With Brightwide, it’s a chance for me to bring the two worlds together. It’s a forum that exists online but is very much offline as well. I sort of see it as an ongoing film festival, really, for social/political cinema. The kind of films that are likely to provoke forum debate — or hopefully, even better, action. The idea is to create a library of films that you can watch online, and you can also watch at events that we will organize. You have a library of films that ignite passion. This is based on experiences at film festivals, seeing films that produce a passionate reaction in an audience, you get a Q&A and especially the younger people ask, “What do we do?” “Where do we go?” “Where do we march?” “What do we sign?” “Who do we write to?” “Where do we join?” All too often there are no adequate answers to those questions. So here it’s a chance, hopefully, for film, and the power that it has, to not only ignite that kind of passion, but also to give it somewhere to go. We have formalized links with some of the major NGOs [nongovernmental organizations]. So if you watch a film about women’s rights in Liberia, you will be given the chance to then, in those ten, twenty minutes when you’re feeling pretty raw from having watched the film, you’ll be guided to people who are active in dealing with subjects like that. You can join organizations, find out what events are taking place and hear what other people have to say about it, and also see what other films relate to that. Working with organizations like Oxfam and Amnesty [International], you see them trying so hard to get that kind of passion going. I’ve seen T-shirts and slogans and posters coming and going. Some of them have some success, and some of them have short-lived success and quite a lot of them have none whatsoever. It’s rare they’re able to use film as an instrument.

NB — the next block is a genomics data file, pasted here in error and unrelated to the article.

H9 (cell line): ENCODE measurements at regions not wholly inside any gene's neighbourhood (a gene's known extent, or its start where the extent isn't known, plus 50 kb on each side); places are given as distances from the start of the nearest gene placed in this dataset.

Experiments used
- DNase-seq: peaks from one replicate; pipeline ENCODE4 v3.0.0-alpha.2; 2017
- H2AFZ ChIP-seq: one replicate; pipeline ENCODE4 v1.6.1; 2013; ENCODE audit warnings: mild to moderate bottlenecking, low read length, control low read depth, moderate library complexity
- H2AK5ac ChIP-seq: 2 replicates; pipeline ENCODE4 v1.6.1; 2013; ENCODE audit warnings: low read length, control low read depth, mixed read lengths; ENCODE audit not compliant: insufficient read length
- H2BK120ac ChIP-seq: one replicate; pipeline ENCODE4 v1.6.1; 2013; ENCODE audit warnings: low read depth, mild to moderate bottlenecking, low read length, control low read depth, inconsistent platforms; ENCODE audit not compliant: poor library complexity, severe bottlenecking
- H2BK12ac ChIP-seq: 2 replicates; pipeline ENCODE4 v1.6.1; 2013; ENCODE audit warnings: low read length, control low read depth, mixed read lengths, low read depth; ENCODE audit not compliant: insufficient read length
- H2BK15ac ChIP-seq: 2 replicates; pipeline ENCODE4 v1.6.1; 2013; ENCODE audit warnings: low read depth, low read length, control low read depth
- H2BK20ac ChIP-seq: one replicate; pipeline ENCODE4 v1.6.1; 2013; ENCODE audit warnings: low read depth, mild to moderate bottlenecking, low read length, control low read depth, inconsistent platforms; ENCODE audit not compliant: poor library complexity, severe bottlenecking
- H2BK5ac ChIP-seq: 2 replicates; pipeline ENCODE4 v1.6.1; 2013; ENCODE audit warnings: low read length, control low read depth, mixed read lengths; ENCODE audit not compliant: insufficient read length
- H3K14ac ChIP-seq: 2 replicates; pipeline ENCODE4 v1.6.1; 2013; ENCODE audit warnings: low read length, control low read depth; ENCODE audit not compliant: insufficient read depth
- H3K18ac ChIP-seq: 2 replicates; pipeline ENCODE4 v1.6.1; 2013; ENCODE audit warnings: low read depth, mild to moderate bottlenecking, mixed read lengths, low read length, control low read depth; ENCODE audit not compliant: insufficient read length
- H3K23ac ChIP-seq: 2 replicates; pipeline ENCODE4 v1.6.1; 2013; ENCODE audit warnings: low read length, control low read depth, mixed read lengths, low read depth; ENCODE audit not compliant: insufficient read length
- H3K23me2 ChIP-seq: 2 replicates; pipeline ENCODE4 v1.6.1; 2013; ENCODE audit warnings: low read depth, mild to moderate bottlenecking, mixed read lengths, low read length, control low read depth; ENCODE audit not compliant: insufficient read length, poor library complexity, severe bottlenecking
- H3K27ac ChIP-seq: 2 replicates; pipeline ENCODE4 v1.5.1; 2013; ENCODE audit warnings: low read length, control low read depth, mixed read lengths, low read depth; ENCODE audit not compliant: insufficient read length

dc_05hat’s a brilliant idea. Oftentimes, audiences do ask those questions, and want to know what they can do, but then they leave the theatre and go back to their lives, and even though the film affected them, they tend to forget. It’s such a waste. It’s such a waste to see it dissipate like that. At the same time, you have all these people with something to say trying to harness, trying to get some of that passion, and the two just don’t meet often enough.
We’re still in the beta stage at the moment, but we’re about to launch the full version. But we launched in collaboration with the London Film Festival with a brilliant film, No One Knows About Persian Cats, which is about a real rock band — the musicians actually played themselves in the film that’s more or less about their own lives in Tehran. These are young kids who don’t really want to be political at all, but the very fact that they are musicians makes them political because of the laws in that country governing those things. A woman is not allowed to sing at all unless she has her head covered, and there are three of them singing. They were constantly arrested for the kind of music they were playing. The two main actors have claimed asylum in Britain now, as a result of the movie. We screened that film, and we had the actors and the director and a music journalist, a political journalist who’s an expert on Tehran, involved in a discussion afterwards and we got some pretty heated stuff going with the audience as well. We had representatives from Amnesty and one or two of the other NGOs, as well. It was everything I was hoping for. It seemed to make sense.
Brightwide is a place where it doesn’t have to end with the credits rolling on the movie. The conversation continues beyond that. And actually you take part in that story onward. You continue it. That’s where the interests I’ve had politically over the years, and the interests I’ve had in cinema, are hopefully converging.
Is there a side of you we haven t seen yet? Would you be open to doing action films, for instance? I don’t find them that interesting, and I’m getting a little old.
That’s all in your head, Colin. [Laughs] No. Believe me [laughs], it’s just the rest of me to deal with, and I don’t really want to spend that long in a gym, frankly. I don’t know… All the running around and explosions. No. I don’t think so. I don’t see that [happening].